Eurovision vote will count
PUBLISHED: 13:08 17 July 2008 | UPDATED: 17:24 16 August 2010
THE rise of block voting and the huge gap between bland Europop and silly novelty songs has made the Eurovision Song Contest less and less fun every year,
THE rise of block voting and the huge gap between bland Europop and silly novelty songs has made the Eurovision Song Contest less and less fun every year, so it's good to have Eurobeat (Churchill Theatre, Bromley) to remind us how it used to be, writes Mark Campbell.
Written by Craig Christie and Andrew Patterson, the show presents us with ten typical Eurovision-style songs and then invites the audience to text in which ones they like best.
Theatregoers are assigned a random country when they arrive (I was the UK), so the voting procedure mirrors the real-life version and presents us with a different winner every night.
In fact the choice is really only limited to three candidates: Estonia, Russia and Sweden, any of whose gyrating lycra-clad performers guarantees a place near the top.
The songs are all cleverly written musical satires, but some are more enjoyable than others.
We got the joke with Iceland's Bjork-style dirge in the first few bars and Germany's Kraftwerk pastiche was weird rather than funny.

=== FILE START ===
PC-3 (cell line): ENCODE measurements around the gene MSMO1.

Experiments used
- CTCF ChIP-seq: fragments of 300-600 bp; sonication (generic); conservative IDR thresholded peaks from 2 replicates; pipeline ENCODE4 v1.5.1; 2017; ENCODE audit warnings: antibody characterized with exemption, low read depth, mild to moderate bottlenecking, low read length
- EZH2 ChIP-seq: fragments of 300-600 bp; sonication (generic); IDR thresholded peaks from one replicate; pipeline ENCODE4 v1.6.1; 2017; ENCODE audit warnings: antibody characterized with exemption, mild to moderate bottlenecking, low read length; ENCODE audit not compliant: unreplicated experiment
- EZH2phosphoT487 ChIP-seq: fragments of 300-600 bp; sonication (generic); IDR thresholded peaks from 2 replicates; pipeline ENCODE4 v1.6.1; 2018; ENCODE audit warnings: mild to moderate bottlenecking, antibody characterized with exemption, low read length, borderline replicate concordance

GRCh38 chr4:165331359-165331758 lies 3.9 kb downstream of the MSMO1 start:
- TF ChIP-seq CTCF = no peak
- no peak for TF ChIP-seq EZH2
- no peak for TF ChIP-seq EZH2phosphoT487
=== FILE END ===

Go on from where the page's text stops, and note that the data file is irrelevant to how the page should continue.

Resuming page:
But the UK's I Love to Love to Love (Love) was a spot-on dig at our perennially chirpy entries that seem to get us absolutely nowhere, while La La La was the Irish entry, sung by Ronan Corr virtually invisible under swirling dry ice.
Supposedly set in Sarajevo, presenter-turned-actor Les Dennis donned an ill-fitting toupee and a Borat-inspired accent to play co-host Sergei.
His partner Boyka was a splendidly over-the-top Mel Giedroyc whose demented laugh and vacuous 'adlibs' were brilliantly observed.
A few drunken specimens in the front row were treated to several dryly delivered one-liners from the pair, most notably involving the sign language interpreter and a very rude gesture.
An evening of unbridled low comedy, Eurobeat's jokes were generally best before 1975 and the atmosphere highly reminiscent of a Butlins variety show in Bognor Regis. (And I say that in a good way.)
Cut the pointless video inserts and make the actual voting period longer, and I predict this show will run and run - much like the Eurovision Song Contest itself.
* The next production at the Churchill Theatre will be All You Need Is Love from 22-26 July. Tickets: 0870 060 6620.
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